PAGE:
Before attempting to compete with China, however, the United States should study Beijing’s objectives—which are often misunderstood. The Belt and Road Initiative is as much a domestic initiative meant to address structural weaknesses in the Chinese economy as it is a grand foreign-policy strategy. Given a combination of poor demographics, growing international hostility to its trade policies, and the specter of weakening domestic demand, Beijing cannot rely on homegrown supply and demand to solve its current and future economic problems. The Belt and Road Initiative represents an attempt to use China’s enormous financial reserves to create new markets for Chinese goods, services, and unskilled labor. That’s why the use of Chinese labor to build Belt and Road infrastructure is so often part of the deal. Recipients of Chinese investments are effectively financing Beijing’s efforts to manage its internal economic problems. Understood this way, the Belt and Road Initiative reveals Chinese weakness rather than strength. And that’s why a judo strategy could be so effective.

Washington should leverage these and other established norms of international development to isolate Beijing.

The United States should start by using existing international norms—set by multilateral institutions such as the World Bank, the International Monetary Fund (IMF), and the Organization for Economic Cooperation and Development (OECD)—to constrain China’s predatory lending practices and the political leverage they bring. For example, the OECD has long-established norms against the use of tied aid—funds that require recipients to use that foreign aid to purchase goods and services from the donor. Tied aid is frowned on because it forces recipient countries to spend their money inefficiently. And even if Belt and Road funding—which primarily takes the form of loans—does not formally constitute foreign aid, Beijing often violates the spirit of that principle by mandating that infrastructure projects use Chinese contractors.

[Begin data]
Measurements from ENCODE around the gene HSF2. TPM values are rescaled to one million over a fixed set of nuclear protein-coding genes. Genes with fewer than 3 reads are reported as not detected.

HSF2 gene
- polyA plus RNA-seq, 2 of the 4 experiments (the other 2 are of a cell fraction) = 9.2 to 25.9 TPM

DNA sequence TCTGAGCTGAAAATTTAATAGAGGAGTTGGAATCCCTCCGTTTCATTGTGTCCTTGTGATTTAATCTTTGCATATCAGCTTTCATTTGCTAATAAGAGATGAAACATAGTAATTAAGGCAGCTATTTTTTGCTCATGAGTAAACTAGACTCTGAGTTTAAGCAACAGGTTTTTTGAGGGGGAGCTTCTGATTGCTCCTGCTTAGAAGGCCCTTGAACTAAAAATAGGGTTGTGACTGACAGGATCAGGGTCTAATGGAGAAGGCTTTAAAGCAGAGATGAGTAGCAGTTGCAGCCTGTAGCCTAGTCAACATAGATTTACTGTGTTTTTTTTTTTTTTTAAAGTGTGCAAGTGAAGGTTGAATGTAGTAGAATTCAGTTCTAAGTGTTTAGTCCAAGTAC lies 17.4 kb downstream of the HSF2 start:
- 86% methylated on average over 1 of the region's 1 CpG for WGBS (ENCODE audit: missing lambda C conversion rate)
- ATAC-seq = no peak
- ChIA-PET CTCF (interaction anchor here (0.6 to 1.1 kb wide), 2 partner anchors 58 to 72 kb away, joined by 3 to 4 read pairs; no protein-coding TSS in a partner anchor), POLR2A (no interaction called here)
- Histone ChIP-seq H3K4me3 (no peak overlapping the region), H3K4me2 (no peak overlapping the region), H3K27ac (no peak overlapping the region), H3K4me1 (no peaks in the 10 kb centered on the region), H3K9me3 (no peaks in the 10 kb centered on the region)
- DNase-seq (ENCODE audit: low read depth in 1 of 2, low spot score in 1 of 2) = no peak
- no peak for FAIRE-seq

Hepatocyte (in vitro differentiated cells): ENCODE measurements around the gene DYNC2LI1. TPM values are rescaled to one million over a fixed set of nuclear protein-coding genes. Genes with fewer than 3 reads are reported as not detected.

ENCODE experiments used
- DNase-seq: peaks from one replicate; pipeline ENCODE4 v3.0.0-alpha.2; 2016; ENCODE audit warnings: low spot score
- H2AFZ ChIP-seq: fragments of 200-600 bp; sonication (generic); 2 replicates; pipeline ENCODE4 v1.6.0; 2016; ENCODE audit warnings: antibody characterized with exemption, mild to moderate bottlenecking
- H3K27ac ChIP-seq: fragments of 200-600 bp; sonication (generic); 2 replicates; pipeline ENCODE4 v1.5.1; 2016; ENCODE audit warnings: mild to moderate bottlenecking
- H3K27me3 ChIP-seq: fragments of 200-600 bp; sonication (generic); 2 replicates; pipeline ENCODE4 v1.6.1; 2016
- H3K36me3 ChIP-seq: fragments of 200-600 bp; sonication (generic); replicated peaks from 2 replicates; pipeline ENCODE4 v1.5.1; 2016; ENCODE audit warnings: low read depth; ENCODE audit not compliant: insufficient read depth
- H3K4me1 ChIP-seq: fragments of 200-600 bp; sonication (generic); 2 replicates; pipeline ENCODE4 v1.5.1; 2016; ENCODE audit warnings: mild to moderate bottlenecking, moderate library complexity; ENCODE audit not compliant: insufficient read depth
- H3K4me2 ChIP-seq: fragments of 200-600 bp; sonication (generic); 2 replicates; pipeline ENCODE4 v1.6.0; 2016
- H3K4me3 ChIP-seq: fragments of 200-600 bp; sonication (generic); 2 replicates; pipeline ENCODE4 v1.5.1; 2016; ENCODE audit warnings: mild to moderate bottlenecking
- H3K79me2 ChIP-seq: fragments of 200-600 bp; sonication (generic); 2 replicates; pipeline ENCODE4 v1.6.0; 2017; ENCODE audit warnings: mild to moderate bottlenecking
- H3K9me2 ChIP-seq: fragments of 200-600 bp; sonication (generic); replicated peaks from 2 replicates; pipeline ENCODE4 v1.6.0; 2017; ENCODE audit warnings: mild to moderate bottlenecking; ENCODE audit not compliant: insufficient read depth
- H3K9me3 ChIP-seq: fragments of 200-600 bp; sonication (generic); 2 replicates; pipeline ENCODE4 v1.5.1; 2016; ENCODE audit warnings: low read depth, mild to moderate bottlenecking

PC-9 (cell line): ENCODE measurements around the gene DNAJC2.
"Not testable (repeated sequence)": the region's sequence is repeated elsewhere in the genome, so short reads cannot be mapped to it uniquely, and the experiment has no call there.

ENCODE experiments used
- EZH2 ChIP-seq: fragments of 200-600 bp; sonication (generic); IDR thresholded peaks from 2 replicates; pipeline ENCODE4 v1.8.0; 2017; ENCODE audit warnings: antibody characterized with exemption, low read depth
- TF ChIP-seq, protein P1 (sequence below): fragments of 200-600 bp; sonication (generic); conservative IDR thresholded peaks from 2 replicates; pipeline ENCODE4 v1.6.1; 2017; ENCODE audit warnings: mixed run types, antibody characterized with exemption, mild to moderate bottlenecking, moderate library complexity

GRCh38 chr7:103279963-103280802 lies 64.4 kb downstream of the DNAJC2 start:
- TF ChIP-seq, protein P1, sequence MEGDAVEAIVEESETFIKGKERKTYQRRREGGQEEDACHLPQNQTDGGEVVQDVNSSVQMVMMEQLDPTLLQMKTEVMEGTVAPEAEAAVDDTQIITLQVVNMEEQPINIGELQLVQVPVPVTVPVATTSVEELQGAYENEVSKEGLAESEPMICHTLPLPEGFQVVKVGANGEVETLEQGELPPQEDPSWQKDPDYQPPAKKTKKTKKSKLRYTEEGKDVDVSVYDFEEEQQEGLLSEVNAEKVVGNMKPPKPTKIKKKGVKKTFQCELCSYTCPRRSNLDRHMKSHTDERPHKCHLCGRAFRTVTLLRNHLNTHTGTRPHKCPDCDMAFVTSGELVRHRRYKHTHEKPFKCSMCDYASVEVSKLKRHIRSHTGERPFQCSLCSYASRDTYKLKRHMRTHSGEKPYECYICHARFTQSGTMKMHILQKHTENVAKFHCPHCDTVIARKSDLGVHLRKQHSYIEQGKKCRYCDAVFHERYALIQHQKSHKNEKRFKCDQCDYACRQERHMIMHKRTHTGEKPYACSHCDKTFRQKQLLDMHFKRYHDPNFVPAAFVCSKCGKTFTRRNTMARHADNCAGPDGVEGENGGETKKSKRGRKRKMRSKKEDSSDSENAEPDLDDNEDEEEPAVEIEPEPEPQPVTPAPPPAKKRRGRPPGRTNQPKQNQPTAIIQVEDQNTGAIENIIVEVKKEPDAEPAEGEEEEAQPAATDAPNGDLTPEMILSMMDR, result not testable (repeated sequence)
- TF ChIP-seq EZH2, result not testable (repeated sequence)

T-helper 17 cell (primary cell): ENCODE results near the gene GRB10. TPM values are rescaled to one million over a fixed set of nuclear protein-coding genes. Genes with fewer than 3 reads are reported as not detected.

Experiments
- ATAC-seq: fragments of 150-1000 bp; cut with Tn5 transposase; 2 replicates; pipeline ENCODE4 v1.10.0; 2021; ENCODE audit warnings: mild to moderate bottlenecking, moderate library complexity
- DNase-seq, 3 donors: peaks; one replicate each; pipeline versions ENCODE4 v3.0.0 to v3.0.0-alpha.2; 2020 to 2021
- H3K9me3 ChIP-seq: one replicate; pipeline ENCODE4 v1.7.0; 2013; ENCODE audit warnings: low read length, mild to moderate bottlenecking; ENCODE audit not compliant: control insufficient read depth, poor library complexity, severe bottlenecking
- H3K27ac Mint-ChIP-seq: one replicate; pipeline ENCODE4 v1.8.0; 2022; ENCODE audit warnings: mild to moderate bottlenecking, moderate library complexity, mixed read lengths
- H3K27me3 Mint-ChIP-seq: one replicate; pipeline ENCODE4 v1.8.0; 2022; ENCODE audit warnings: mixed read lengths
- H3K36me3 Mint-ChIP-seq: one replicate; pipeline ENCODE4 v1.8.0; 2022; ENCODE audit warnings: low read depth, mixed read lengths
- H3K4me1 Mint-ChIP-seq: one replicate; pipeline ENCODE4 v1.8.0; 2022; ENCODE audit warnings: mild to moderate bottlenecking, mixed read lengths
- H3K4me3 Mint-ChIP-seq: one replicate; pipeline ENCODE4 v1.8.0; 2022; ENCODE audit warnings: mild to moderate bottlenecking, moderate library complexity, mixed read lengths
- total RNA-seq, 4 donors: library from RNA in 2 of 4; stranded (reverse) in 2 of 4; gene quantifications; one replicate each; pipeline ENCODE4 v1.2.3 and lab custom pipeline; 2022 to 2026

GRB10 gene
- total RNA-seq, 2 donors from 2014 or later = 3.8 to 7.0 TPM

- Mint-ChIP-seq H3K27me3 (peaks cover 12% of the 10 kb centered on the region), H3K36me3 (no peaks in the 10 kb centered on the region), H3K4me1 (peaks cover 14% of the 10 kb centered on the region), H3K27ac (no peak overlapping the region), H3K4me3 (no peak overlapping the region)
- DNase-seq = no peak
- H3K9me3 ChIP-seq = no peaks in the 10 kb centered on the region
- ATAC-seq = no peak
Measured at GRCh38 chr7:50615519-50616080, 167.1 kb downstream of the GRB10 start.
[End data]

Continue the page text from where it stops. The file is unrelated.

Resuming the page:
Washington should leverage these and other established norms of international development to isolate Beijing. China and the OECD’s Development Assistance Committee, for example, have formed a study group that gives China the ability to claim it is adopting best practices in foreign assistance. If China continues to neglect such practices, then the United States, which is the largest contributor to the OECD, should urge it to disband that group—in a very public fashion. Washington should also pressure the heads of the World Bank and IMF—two organizations that depend on its support—to highlight Beijing’s lending activities much more vigorously than they have done to date.